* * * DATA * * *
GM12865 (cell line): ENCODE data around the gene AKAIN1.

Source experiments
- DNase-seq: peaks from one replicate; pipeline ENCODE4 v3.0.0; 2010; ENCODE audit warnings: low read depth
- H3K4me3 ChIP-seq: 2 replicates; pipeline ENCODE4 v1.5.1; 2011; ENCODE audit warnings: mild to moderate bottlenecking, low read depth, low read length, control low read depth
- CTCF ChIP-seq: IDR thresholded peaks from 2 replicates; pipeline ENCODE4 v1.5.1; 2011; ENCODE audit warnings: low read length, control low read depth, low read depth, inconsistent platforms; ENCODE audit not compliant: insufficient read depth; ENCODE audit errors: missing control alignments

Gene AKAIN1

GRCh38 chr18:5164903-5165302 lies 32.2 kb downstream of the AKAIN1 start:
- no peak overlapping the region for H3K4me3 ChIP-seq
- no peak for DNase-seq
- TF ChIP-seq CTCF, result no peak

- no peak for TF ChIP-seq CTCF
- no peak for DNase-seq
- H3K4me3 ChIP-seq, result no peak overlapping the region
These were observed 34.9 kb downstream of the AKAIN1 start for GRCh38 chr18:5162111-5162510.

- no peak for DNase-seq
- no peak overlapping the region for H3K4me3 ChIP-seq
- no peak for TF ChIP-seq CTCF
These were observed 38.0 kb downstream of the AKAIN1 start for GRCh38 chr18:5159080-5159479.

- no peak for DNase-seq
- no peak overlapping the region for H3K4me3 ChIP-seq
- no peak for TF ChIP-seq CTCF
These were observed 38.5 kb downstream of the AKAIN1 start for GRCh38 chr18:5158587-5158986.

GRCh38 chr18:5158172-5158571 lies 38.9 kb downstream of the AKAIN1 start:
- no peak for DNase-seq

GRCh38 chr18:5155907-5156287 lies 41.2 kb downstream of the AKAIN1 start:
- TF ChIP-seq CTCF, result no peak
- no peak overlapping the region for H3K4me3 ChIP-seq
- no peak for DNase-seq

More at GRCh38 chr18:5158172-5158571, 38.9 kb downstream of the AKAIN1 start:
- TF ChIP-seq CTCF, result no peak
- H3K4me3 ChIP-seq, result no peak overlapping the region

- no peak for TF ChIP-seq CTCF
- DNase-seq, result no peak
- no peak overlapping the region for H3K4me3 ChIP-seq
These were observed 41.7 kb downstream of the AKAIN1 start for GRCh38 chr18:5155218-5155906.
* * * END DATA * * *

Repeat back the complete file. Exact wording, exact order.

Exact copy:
GM12865 (cell line): ENCODE data around the gene AKAIN1.

Source experiments
- DNase-seq: peaks from one replicate; pipeline ENCODE4 v3.0.0; 2010; ENCODE audit warnings: low read depth
- H3K4me3 ChIP-seq: 2 replicates; pipeline ENCODE4 v1.5.1; 2011; ENCODE audit warnings: mild to moderate bottlenecking, low read depth, low read length, control low read depth
- CTCF ChIP-seq: IDR thresholded peaks from 2 replicates; pipeline ENCODE4 v1.5.1; 2011; ENCODE audit warnings: low read length, control low read depth, low read depth, inconsistent platforms; ENCODE audit not compliant: insufficient read depth; ENCODE audit errors: missing control alignments

Gene AKAIN1

GRCh38 chr18:5164903-5165302 lies 32.2 kb downstream of the AKAIN1 start:
- no peak overlapping the region for H3K4me3 ChIP-seq
- no peak for DNase-seq
- TF ChIP-seq CTCF, result no peak

- no peak for TF ChIP-seq CTCF
- no peak for DNase-seq
- H3K4me3 ChIP-seq, result no peak overlapping the region
These were observed 34.9 kb downstream of the AKAIN1 start for GRCh38 chr18:5162111-5162510.

- no peak for DNase-seq
- no peak overlapping the region for H3K4me3 ChIP-seq
- no peak for TF ChIP-seq CTCF
These were observed 38.0 kb downstream of the AKAIN1 start for GRCh38 chr18:5159080-5159479.

- no peak for DNase-seq
- no peak overlapping the region for H3K4me3 ChIP-seq
- no peak for TF ChIP-seq CTCF
These were observed 38.5 kb downstream of the AKAIN1 start for GRCh38 chr18:5158587-5158986.

GRCh38 chr18:5158172-5158571 lies 38.9 kb downstream of the AKAIN1 start:
- no peak for DNase-seq

GRCh38 chr18:5155907-5156287 lies 41.2 kb downstream of the AKAIN1 start:
- TF ChIP-seq CTCF, result no peak
- no peak overlapping the region for H3K4me3 ChIP-seq
- no peak for DNase-seq

More at GRCh38 chr18:5158172-5158571, 38.9 kb downstream of the AKAIN1 start:
- TF ChIP-seq CTCF, result no peak
- H3K4me3 ChIP-seq, result no peak overlapping the region

- no peak for TF ChIP-seq CTCF
- DNase-seq, result no peak
- no peak overlapping the region for H3K4me3 ChIP-seq
These were observed 41.7 kb downstream of the AKAIN1 start for GRCh38 chr18:5155218-5155906.